Coldbreak Brewing HERMS Giveaway!

HomeBrewSupply AMCYL Brew Kettle Giveaway!


Home Brew Forums > Home Brewing Beer > Equipment/Sanitation > Possible Glycol Chiller?
Reply
 
Thread Tools
Old 12-05-2006, 04:05 PM   #11
disaffected
Feedback Score: 0 reviews
Recipes 
 
Join Date: Aug 2006
Posts: 829
Liked 6 Times on 6 Posts

Default

Use propylene glycol instead of ethylene glycol. Propylene glycol is less toxic, and is even used in pharmaceuticals and as a food additive. Of course, you wouldn't want to ingest large quantities of it anyway. It would probably make your beer taste terrible.

If the part of the system that is immersed in the wort is sealed, as in a copper tube, only severe damage to the copper pipe (a hole or a crack) would be a cause for concern. A length of copper tubing without fittings isn't going to leak PG or EG.


disaffected is offline
 
Reply With Quote
Old 12-05-2006, 04:27 PM   #12
Brewpastor
Beer, not rocket science
HBT_LIFETIMESUPPORTER.png
Feedback Score: 0 reviews
 
Brewpastor's Avatar
Recipes 
 
Join Date: Feb 2006
Location: Corrales, New Mexico
Posts: 4,580
Liked 32 Times on 28 Posts

Default

"Food Grade" gylcol is the way to go. A simple chiller can be made utilizing an existing freezer, a plastic bucket, a submersable pump, a Ranco Temperature Controller, a chilling coil and some tubing. Fill your bucket with your glycol, attach the pump to to the tubing that loops through chilling coil in your towers or fermenter and back into the glycol bucket, plug the pump into your temperature controller with the controller's probe being placed in a cold-well in the fermenter or tower, place the bucket in the bottom of your freezer, set the controller to the temperature you desire and enjoy.


__________________
Before I learned to brew I was poor, sober and lonely. Now I am just poor.
Brewpastor is offline
 
Reply With Quote
Old 12-05-2006, 06:33 PM   #13
disaffected
Feedback Score: 0 reviews
Recipes 
 
Join Date: Aug 2006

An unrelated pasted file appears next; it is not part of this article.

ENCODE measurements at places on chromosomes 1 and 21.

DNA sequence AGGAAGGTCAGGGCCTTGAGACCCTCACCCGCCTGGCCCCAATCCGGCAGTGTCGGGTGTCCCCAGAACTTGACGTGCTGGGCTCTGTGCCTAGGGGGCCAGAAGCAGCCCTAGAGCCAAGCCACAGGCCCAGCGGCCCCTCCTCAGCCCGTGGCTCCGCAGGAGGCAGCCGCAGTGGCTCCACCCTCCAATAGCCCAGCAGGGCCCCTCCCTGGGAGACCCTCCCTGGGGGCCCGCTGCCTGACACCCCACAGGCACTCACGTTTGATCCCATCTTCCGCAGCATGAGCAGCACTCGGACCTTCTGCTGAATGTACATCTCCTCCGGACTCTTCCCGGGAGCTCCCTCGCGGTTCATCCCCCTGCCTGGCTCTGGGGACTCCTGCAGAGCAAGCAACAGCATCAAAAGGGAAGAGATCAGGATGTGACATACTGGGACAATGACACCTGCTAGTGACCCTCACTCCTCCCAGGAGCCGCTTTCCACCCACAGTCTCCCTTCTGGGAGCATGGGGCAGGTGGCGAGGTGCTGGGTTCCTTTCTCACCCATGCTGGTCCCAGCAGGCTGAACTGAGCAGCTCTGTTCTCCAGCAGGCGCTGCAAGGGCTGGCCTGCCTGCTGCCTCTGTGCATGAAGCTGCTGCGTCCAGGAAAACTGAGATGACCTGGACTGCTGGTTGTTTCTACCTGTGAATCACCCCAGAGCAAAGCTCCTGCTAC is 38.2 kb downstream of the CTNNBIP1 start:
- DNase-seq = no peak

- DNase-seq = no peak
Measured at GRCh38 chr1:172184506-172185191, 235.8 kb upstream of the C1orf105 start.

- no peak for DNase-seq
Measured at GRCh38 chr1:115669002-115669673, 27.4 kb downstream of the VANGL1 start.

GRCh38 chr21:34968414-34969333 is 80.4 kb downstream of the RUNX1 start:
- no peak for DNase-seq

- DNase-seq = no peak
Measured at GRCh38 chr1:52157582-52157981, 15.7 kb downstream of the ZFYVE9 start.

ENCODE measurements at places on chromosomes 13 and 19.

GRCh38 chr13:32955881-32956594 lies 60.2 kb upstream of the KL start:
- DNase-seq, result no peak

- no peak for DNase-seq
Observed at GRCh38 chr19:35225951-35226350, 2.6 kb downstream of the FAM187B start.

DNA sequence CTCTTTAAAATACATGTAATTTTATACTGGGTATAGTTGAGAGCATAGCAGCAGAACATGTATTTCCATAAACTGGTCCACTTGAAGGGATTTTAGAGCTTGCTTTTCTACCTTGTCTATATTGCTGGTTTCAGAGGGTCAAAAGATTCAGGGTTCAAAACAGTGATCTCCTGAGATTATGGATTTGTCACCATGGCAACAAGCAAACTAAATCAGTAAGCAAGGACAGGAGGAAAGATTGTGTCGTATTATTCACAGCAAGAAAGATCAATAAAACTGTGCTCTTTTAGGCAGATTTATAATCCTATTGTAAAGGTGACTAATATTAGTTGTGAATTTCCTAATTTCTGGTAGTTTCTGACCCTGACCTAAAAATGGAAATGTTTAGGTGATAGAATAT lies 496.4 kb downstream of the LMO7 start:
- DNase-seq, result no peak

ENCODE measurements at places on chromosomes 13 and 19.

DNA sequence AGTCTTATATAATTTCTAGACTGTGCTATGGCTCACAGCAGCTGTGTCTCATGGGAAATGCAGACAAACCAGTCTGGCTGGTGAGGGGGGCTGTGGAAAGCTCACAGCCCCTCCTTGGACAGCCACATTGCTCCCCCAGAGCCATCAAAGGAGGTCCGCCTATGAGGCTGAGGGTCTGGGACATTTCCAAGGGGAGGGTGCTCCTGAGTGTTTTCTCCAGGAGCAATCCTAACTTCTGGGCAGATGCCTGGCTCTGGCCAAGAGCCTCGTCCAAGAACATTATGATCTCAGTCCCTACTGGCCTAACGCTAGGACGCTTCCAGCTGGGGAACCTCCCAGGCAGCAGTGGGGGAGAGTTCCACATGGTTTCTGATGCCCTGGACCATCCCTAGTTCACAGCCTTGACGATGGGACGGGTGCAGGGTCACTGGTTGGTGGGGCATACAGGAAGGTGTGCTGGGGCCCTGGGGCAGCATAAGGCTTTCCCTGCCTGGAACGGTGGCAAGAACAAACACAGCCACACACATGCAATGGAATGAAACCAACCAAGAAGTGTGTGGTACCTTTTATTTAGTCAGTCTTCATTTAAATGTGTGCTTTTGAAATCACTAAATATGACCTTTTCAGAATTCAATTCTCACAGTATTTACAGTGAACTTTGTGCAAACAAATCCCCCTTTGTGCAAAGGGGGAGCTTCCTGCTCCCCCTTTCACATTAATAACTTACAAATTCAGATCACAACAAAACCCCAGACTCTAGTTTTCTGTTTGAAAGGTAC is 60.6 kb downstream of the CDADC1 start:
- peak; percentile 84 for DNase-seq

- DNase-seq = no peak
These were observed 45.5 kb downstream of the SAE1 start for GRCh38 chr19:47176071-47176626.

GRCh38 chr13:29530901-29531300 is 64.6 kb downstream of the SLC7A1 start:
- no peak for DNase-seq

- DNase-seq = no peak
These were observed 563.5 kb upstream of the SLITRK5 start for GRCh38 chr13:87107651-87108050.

Posts: 829
Liked 6 Times on 6 Posts

Default

You can get food grade propylene glycol at The Chemistry Store for $17.88 per gallon. I just ordered another gallon for my humidor, and I mix it 50:50 with distilled water. A gallon lasts me a really long time for my humidor, and it is far more economical to buy it this way than to buy a 50:50 solution for $10 a pint from my tobacconist. Shipping from SC to TX was $10.61 UPS ground. They charge a $3 handling fee, so my total cost was about $31 for a gallon.

The price is $16.05 a gallon if you buy five gallons. That's probably a more reasonable quantity for a refrigeration system. Or, you can get 55 gallons for a mere $759 ($13.80 a gallon).

If you're going to use it in a refrigeration system, be aware that the food grade product doesn't have any additives to prevent corrosion build up in your plumbing system. Pay a few pennies more and get the version that has corrosion inhibitors added to it. Remember, the glycol runs through a closed system. It isn't going to get in your beer.
disaffected is offline
 
Reply With Quote
Old 12-06-2006, 02:45 AM   #14
Bsquared
HBT_LIFETIMESUPPORTER.png
Feedback Score: 0 reviews
 
Bsquared's Avatar
Recipes 
 
Join Date: Oct 2006
Location: San Diego
Posts: 1,830
Liked 58 Times on 53 Posts
Likes Given: 22

Default

Okay I'm a little confused on why you would want to use even food grade Glycol? Maybe I'm missing the point, but If the goal is to keep your fermentation at a desired temperature between 45-65F why not just use deionized water. Pure water has a larger heat capacitance than a Glycol:water mix, so you would be moving more heat/liter if you just used water
Bsquared is offline
 
Reply With Quote
Old 03-20-2013, 05:26 AM   #15
mpcluever
Feedback Score: 0 reviews
Recipes 
 
Join Date: Jun 2010
Location: here
Posts: 617
Liked 37 Times on 32 Posts
Likes Given: 55

Default

Resurrecting the dead here, but came across this on Google. You use glycol because the cooling coils will freeze up using water even though the rest of the solution is above freezing. I have an air conditioner in the glycol bath and even that gels up a bit. When we tested it with water, it froze up somewhere when the bath approached freezing, but not quite. I should also point out that we're chilling multiple fermenters so we want it fairly cold and we're running coils outside the fermenter so toxicity really wasn't an issue for us. For a single fermenter, you could certainly run plain water above freezing the coils up.


mpcluever is offline
 
Reply With Quote
Reply


Thread Tools


Similar Threads
Thread Thread Starter Forum Replies Last Post
Home Made Glycol Chiller from A/C unit terrazza Equipment/Sanitation 24 07-28-2011 03:35 AM
Glycol Chiller DIY Ideas trailblazer Fermentation & Yeast 4 10-05-2009 04:48 PM
The glycol froze bashe Equipment/Sanitation 7 06-09-2009 02:46 AM
To glycol or not Brewme Bottling/Kegging 15 12-30-2008 04:12 PM
Propylene Glycol? sonvolt Recipes/Ingredients 4 12-13-2006 07:45 PM


Forum Jump

Newest Threads

LATEST SPONSOR DEALS